From winter fatigue to seasonal affective disorder, the grey months have a tendency of getting us down.
And there is a perfectly logical biological explanation: the shortage of daylight hours upends the hormone that controls sleep and waking cycles and leaves you feeling less energetic toward life. The hormone, known as melatonin, may be produced in greater quantities due to the lack of light, and this has a direct effect on mood and energy. There is nothing we can do about the quality of light during winter, so managing your seasonal depression demands a multi-dimensional strategy.
Exercising the factors that are within our control to fight seasonal depression: addressing your lifestyle.
Diet: a major factor in seasonal depression is a lowering of energy. There are foods we can use to add energy in and substances we can limit that take energy out.
Exercise: besides getting your heart rate up and your endorphins rushing, exercise gets you outside to reap what little natural light is available and this goes a long way toward fighting seasonal depression.
Environment: sit next to open windows, light candles and relax; fight stress on all fronts! This is the best way you can keep the incursions of seasonal depression at bay.
Boosting vitality with chiropractic and acupuncture in order to fend off seasonal depression.
Limiting the effect or degree to which seasonal depression affects your life comes down to making healthy decisions and managing stress; these are two major ways we specialize in helping you adjust your lifestyle for the change of season. If seasonal depression has got you feeling listless or apathetic, click here to find out how our treatments balance the body and energize the mind
Dr. Karen Thomas, D.C.
The anatomy of the lumbar region is the key to its importance.
Located in the lower back are the five largest vertebrae by diameter in the spinal column. These five bones are the literal backbone of a region whose primary importance is bearing the weight of the upper body. Exiting the spinal column at this level is a network of nerves called the lumbar plexus which influences the very basis of movement- the mechanics of the abdomen and legs.
Why is the lumbar region so often injured?
There are many answers to this question but it is most often a question of degredation: over time, the thousands of micro-movements that we put our bodies through on a daily basis compound and cause degredation of the structures and muscles which provide our stability and weight-bearing duties. This phenomenon of age is often exacerbated when we don’t take proper care of our bodies; by carrying extra weight; by letting our muscles fall by the wayside; by succumbuing to almost constant poor posture. The most common underlying causes for low back pain include:
- Muscle strain
- Disc herniation
- Disc degneration
- Bone spurs
- Breakdown of the cartilage
How we help at Community Chiropractic & Acupuncture in Park Slope
We want to first focus on prevention. If you are lucky enough to have a lower back that doesn’t cause you too much trouble, NOW is the time to start strengthening it to prevent a future of dysfunction and potential pain. Through strengthening the auxiliary muscles, teaching awareness and application of proper posture and teaching good body mechanics, we can ensure that the lower back is not overburdened. And if it is, we provide you with the chiropractic adjustment, decompression and muscle treatment therapies that make a difference in helping speed up recovery from injury. Give our office a call to schedule an appointment today.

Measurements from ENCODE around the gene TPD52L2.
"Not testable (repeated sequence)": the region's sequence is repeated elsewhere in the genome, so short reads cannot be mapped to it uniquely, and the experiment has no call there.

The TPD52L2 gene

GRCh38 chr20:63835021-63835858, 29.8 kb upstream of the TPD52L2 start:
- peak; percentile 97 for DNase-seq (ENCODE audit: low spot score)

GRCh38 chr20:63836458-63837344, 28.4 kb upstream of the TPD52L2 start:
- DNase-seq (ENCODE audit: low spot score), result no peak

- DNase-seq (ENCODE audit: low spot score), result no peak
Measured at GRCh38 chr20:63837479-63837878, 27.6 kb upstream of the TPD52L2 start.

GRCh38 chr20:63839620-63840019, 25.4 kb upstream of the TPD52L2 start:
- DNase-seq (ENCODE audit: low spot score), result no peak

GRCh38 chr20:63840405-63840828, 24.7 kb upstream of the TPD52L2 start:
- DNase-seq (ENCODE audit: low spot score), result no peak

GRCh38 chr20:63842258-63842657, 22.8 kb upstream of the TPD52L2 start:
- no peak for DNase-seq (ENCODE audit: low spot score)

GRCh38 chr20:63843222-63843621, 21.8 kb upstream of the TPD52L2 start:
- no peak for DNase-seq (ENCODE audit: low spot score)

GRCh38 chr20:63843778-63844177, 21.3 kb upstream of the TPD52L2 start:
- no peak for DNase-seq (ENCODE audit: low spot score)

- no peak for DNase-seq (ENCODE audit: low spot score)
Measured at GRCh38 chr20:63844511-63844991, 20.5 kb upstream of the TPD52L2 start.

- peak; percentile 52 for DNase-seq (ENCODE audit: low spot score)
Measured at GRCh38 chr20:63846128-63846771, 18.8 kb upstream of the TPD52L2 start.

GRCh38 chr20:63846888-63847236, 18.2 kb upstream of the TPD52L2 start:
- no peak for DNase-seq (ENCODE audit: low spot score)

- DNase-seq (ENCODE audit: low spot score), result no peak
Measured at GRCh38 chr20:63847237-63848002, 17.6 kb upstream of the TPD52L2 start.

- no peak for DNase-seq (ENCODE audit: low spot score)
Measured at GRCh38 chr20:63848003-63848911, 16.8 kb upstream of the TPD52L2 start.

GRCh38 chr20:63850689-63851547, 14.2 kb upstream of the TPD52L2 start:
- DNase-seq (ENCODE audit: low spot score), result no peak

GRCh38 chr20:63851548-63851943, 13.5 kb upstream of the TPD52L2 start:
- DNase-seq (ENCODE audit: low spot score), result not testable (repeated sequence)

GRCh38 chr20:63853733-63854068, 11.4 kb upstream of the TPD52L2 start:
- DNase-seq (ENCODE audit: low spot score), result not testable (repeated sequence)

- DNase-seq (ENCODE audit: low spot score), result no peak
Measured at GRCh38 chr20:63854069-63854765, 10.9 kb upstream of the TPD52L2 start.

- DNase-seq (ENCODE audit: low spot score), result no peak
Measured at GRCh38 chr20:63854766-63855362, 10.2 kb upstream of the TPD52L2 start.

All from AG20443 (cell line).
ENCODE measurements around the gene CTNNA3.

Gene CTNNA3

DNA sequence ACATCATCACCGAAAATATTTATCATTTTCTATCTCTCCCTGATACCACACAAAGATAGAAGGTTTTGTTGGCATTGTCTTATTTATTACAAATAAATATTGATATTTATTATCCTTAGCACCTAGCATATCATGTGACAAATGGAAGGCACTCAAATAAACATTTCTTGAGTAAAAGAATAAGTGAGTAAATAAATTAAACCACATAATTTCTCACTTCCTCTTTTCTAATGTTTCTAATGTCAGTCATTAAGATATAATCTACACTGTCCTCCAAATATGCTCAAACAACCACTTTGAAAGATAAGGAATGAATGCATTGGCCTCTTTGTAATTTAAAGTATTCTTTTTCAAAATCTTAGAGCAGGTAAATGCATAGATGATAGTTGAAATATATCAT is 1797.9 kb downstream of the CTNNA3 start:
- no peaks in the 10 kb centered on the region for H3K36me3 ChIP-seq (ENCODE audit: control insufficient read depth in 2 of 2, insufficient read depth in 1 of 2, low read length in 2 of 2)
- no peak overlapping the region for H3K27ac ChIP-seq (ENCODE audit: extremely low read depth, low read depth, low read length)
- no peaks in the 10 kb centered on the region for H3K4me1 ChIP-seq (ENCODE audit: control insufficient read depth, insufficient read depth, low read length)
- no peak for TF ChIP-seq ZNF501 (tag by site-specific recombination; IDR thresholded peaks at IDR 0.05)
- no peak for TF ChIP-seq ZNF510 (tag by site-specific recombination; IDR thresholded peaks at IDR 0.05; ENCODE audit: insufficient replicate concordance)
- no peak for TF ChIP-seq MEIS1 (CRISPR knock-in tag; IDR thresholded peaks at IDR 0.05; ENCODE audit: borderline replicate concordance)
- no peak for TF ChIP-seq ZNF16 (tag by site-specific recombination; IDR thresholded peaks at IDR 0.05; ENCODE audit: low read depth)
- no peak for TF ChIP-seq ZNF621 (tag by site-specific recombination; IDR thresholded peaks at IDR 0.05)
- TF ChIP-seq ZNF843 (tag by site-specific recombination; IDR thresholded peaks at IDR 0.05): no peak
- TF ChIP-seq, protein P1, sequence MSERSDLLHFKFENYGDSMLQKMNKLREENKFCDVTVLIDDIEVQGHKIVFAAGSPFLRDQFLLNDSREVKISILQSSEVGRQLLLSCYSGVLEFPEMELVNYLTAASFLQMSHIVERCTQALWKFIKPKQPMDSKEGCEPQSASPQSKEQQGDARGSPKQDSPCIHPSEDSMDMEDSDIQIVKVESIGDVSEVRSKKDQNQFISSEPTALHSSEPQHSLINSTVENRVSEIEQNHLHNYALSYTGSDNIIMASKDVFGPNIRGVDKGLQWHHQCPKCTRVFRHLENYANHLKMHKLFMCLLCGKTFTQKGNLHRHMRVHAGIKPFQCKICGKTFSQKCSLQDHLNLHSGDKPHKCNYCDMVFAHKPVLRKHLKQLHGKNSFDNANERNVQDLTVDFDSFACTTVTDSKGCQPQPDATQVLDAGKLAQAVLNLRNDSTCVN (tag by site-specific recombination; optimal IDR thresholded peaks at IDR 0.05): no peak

Dr. Karen Thomas, D.C.
Chronically tight shoulders
What does it mean to have chronically tight shoulders? It means leaving work every day with that twinge of tightness at the base of the neck; that slight bit of pain that can be felt when we articulate our shoulders overhead. We become so used to it because we can function without fixing it, but is this how we go about other problems? Maintenance of our body is like the maintenance of a house or car: pain and stiffness are the signals that tell your brain something needs to be fixed.
The role of the trapezius
The trapezius is essentially the central muscle in the upper back, and it is divided into three parts: upper, middle and lower. The upper trapezius connects from the lower back of the head to the clavicle and is the most active in a sit-heavy lifestyle. Are you familiar with that hunched over look that is so common in the office? It is a definitive posture of the desk-bound worker in which the upper trap is constantly contracted, pulling the shoulders up and inwards. Simultaneously, the middle and lower traps, which usually play a role in shoulder stabilization, are not being called upon to do anything so they weaken from lack of use, further shifting the burden of stabilization and articulation onto the upper trap. And voila, your shoulders are stiff and sore.
Shoulder tightness is a vicious cycle
If we let it go on long enough, chances are that something will give, and it could happen with even the most basic daily motion. Fortunately, chiropractic is tailor made for addressing tight shoulders. Because the problem is of a mechanical and muscular nature, we focus on releasing them muscles of the upper back from tension by using trigger point therapy. Using chiropractic adjustment, we restore balance to the thoracic spine, removing nerve irritation and improving range of motion. From here, it is a matter of strengthening and stretching the right muscles to ensure that they work in harmony to help you maintain good, pain free posture. Shoulder and upper back tightness are not normal and should not be treated as such; if you need help reversing this vicious cycle, give our office in Park Slope a call to schedule an appointment today.
Dr. Karen Thomas, D.C.